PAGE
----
Spending more money can help plenty of things, but it can't win an unwinnable war. This lesson came at great cost in dollars and deaths in Vietnam. With more lies found and more lives lost everyday, the United States needs an exit strategy for Iraq, not an $87 billion escalation.
Only those with tunnel vision see light at the end of this tunnel.
"In the beginning I was into this; we all were," U.S. Army Specialist Juan Castillo told the New York Times while home from Iraq on a two-week furlough. "We haven't found anything, no weapons of mass destruction, no Saddam, no nothing. And the people there hate us...We're conquerors to them. It wasn't supposed to be like that."
Just 15 percent of Iraqis see U.S. troops as a liberating force and 67 percent see them as occupiers, according to a recent poll by the Iraq Center for Research and Strategic Studies. Nearly half think conditions for peace and stability have worsened over the past three months; 18 percent think they are the same. That was before the recent wave of attacks.
By May 1, when President Bush portrayed "Mission accomplished" from a carrier deck, 139 U.S. soldiers were dead. On July 2, with the death toll at 205, Bush said, "There are some who feel like the conditions are such that they can attack us there. My answer is: Bring 'em on." And on they've come.
According to the U.S. commander in Iraq, Lt. Gen. Ricardo Sanchez, attacks on troops have jumped from 10-15 a day over the summer to 20-35 a day since early October. More than 350 U.S. soldiers are dead and more than 2,000 have been wounded. About 20 percent of the wounds are severe brain injuries. Thousands of Iraqis have died.
October 27 was the bloodiest day in Baghdad since the overthrow of Saddam Hussein, with more than 200 dead or wounded in a wave of coordinated suicide bombings. The day before, rockets hit the hotel in the heavily fortified zone where Deputy Defense Secretary Paul Wolfowitz was staying.
The Bush administration ignored warnings leading up to the 9/11 attacks and is still ignoring warnings now. An American official "said the military had specific intelligence of an imminent attack on the hotel, the Rashid, where senior personnel of the American occupation live and eat, but that no special precautions had been taken," the New York Times reports.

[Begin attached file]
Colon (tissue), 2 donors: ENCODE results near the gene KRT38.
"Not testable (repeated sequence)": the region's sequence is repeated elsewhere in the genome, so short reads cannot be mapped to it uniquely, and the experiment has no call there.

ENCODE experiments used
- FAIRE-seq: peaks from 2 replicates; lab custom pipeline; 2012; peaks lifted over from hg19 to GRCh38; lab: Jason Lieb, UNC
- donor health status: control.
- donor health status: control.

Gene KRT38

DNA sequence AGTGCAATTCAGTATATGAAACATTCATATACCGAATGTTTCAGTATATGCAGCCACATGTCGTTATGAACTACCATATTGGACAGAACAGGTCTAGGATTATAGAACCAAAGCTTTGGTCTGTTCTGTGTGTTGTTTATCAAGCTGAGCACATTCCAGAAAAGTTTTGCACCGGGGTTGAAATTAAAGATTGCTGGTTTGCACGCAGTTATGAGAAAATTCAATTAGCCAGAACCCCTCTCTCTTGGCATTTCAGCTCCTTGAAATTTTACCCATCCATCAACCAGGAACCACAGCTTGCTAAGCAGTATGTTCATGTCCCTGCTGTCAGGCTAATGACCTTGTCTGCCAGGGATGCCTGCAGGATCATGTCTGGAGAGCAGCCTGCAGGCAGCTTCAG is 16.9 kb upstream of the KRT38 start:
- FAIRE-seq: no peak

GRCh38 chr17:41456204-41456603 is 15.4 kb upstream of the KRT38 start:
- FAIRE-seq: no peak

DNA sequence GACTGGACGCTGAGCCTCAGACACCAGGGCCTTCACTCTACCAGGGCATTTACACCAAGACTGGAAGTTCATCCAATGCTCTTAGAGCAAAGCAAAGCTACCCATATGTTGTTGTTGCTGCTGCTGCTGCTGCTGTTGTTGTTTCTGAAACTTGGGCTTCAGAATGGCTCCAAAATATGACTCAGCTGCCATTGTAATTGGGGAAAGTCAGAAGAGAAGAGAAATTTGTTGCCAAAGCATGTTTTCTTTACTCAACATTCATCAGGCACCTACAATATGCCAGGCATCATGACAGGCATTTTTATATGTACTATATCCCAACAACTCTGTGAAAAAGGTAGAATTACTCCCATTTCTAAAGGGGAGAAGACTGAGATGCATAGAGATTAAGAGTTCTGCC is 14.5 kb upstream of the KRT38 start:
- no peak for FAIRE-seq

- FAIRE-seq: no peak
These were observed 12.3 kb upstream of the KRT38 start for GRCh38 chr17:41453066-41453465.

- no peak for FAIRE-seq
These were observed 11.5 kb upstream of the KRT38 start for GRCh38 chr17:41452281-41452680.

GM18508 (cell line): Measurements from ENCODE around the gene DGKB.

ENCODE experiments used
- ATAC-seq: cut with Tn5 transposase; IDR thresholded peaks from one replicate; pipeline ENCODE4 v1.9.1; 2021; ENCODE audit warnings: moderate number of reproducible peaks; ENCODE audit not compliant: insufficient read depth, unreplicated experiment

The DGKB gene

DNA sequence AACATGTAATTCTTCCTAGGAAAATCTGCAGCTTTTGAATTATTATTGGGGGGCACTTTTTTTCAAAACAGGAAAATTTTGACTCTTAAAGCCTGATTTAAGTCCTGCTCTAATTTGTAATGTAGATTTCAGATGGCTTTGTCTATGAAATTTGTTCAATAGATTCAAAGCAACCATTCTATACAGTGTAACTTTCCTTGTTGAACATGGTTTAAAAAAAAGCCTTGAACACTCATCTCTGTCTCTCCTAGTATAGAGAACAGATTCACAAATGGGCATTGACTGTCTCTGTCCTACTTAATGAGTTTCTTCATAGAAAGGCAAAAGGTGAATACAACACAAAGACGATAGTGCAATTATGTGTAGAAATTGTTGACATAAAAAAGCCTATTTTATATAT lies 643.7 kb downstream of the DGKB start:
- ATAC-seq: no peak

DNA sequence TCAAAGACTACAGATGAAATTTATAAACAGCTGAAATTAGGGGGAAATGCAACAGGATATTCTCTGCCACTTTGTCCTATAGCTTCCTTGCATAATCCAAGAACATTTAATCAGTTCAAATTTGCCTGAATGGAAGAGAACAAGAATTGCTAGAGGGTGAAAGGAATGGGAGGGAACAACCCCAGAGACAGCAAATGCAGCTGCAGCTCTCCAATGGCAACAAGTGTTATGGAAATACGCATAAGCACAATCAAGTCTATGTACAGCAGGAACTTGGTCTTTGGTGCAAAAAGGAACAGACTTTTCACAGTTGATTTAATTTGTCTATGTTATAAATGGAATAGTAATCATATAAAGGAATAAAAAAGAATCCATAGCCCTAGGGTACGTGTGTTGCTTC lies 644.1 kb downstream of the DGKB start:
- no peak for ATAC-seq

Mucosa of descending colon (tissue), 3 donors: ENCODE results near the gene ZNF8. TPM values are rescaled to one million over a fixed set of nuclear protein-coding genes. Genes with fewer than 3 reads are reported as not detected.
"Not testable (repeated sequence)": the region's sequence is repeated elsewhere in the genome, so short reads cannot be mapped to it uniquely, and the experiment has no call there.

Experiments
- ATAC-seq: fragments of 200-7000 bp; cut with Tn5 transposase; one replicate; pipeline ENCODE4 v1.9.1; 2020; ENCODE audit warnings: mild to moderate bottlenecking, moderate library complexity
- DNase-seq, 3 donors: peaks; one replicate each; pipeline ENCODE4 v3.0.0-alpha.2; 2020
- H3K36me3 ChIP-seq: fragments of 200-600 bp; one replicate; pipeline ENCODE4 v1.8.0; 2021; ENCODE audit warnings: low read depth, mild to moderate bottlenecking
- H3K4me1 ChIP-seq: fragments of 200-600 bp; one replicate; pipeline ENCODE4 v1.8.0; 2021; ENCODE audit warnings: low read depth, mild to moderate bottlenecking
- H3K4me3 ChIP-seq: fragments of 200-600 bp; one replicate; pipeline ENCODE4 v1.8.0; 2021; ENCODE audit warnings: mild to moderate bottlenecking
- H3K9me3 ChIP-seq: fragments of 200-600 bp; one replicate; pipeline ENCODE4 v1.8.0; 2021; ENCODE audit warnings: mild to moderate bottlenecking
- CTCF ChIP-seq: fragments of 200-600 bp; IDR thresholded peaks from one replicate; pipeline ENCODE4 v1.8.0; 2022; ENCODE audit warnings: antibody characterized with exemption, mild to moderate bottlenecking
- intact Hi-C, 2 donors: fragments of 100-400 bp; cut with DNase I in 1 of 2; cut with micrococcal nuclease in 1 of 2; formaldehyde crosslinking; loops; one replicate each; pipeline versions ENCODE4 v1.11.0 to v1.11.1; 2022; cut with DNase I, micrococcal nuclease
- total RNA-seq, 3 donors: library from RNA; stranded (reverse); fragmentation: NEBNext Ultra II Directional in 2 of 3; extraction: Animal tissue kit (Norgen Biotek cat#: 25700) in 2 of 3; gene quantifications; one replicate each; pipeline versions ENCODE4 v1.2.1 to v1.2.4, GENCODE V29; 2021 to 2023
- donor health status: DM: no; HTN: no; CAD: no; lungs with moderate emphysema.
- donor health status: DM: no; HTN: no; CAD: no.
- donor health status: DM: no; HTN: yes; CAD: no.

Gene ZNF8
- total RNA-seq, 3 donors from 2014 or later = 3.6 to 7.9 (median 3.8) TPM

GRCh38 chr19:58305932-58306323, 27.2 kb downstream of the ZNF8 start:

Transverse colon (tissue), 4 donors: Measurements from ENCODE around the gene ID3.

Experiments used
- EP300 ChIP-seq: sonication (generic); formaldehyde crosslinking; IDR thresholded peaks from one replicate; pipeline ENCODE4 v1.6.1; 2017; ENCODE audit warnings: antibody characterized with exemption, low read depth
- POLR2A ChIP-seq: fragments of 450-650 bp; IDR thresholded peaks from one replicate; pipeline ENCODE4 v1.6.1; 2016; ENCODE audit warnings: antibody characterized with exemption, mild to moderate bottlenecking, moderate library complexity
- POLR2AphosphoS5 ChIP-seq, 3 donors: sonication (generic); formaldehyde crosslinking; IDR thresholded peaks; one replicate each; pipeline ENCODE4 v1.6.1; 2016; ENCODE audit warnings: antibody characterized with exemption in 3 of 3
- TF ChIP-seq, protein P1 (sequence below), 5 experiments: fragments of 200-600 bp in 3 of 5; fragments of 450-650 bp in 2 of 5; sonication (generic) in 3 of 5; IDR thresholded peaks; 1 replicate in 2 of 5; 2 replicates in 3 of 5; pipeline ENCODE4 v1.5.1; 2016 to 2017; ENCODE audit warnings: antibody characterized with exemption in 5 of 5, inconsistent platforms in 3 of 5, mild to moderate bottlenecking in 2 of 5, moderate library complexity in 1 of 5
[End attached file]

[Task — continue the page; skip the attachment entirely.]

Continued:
The spin machine continues to spam the American public with wishful thinking. Chief civilian administrator in Iraq Paul Bremer insists, "The overall thrust is in the right direction, and the good days outnumber the bad days."
Senator Robert Byrd of West Virginia had it right, invoking the Hans Christian Andersen tale, "The Emperor's New Clothes," in a speech opposing the $87 billion supplemental. "Those who have dared to expose the nakedness of the Administration's policies in Iraq have been subjected to scorn...[and] had our patriotism questioned," Byrd said. "The Emperor has no clothes. This entire adventure in Iraq has been based on propaganda and manipulation."
Incredibly, the emperor's fabric has been exposed as fabrication, but the policy marches on.
The Bush administration is making wrong choice after wrong choice.
It transformed global solidarity after 9/11 into global outrage by bullying the United Nations, insulting "old Europe" and inventing an imminent threat to camouflage an Iraq invasion senior officials had desired long before 9/11.
It shifted resources away from Afghanistan and the fight against Al Qaeda and other terrorist groups. The Taliban is regrouping and Bin Laden, the epitome of blowback from the old U.S.-supported Mujahedeen war against the Russians, leads a resurgent Al Qaeda.
It is shortchanging "homeland security" while goldplating contracts for U.S. war profiteers in Iraq. Police, firefighters and other public health and safety personnel are laid off in budget cutbacks while wealthy campaign contributors get tax cuts. Airport security remains inadequate, and other potential targets are even more unprotected, from shipping ports to chemical plants.
The longer the U.S. occupation of Iraq, the more resistance and resentment will grow, and the more likely Iraq will see civil war rather than peaceful reconstruction. The United Nations, not the United States, must oversee the reconstruction aid and restoration of Iraqi self-governance.
It's time to stop the lying and the dying.
Holly Sklar is coauthor of "Raise the Floor: Wages and Policies That Work for All Of Us" (www.raisethefloor.org). She can be reached at firstname.lastname@example.org.